Haymarket sidesteps criticism

Camoflague magazine cover
Haymarket’s contract arm has refused to comment on accusations that its title  Camouflage glamourises warfare, saying it is a customer title published for the army.

The attack comes from the influential Joseph Rowntree Charitable Trust, whose researcher told Press Gazette that describing a tank as ‘reeking of power’ and war as ‘raining down lead on the bad guys’ was unethical.

If the publisher is happy to send the title out to schools, it seems odd that it won’t defend it. After all, Haymarket Network commissions the work – and would land in court in any libel case. But there’s no doubt a lot of politics involved – something Michael Heseltine, the company’s founder, knows all about, having been Margaret Thatcher’s defence minister.

You can see him below as a whistling cherub at Thatcher’s feet on the famous Sunday Times Magazine cover (21 April 1980) below

sunday times


2 Responses to “Haymarket sidesteps criticism”

  1. Peter Hobday Says:

    So how would the Joseph Roundtree Trust describe war and the tank?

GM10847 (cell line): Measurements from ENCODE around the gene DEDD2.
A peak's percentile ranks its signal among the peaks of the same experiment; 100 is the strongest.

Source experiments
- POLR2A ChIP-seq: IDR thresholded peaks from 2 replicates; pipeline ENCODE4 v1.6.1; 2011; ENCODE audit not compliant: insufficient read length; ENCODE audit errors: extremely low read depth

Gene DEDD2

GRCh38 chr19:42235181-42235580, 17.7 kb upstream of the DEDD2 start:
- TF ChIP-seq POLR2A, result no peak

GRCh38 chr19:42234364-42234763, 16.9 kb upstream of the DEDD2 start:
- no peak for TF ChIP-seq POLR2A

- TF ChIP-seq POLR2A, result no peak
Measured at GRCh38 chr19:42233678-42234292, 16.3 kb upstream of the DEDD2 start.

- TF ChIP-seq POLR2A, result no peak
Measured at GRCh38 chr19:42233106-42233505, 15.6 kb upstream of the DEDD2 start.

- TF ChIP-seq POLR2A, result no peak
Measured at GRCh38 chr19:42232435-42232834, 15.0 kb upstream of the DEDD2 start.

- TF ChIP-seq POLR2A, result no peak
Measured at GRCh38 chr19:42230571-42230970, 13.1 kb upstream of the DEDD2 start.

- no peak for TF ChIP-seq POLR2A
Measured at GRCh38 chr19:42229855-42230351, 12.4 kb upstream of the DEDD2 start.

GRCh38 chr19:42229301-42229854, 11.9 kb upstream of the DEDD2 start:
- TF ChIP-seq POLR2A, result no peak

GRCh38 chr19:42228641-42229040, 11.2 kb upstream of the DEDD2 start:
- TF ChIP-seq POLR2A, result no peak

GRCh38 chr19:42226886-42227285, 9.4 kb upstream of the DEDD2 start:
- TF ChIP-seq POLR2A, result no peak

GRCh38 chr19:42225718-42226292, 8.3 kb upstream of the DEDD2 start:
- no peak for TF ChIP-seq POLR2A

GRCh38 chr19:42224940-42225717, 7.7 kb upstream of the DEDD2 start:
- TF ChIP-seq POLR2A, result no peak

How about:

    ‘We would certainly not ‘rain down lead’ on ‘bad guys’ but use wine and diplomacy instead to clear up disputes and misunderstandings, and only as a last resort use low-power tanks with a neutral smell.’

    I think it is the Joseph Roundtree’s place to provide an alternative form of words, not Haymarket’s place to defend our Ministry of Defence, which is, after all, employed and paid by us to defend itself.

    This could get complicated ..

  2. Flann O’Brien and Town’s girl in red water | Magforum Says:

    […] Town, famously owned by Michael Heseltine, known as ‘Tarzan’ during his time in Margaret Thatcher’s cabinet. Joe Labine, from the University of Windsor in Ontario, Canada, was keen to see the profile of […]

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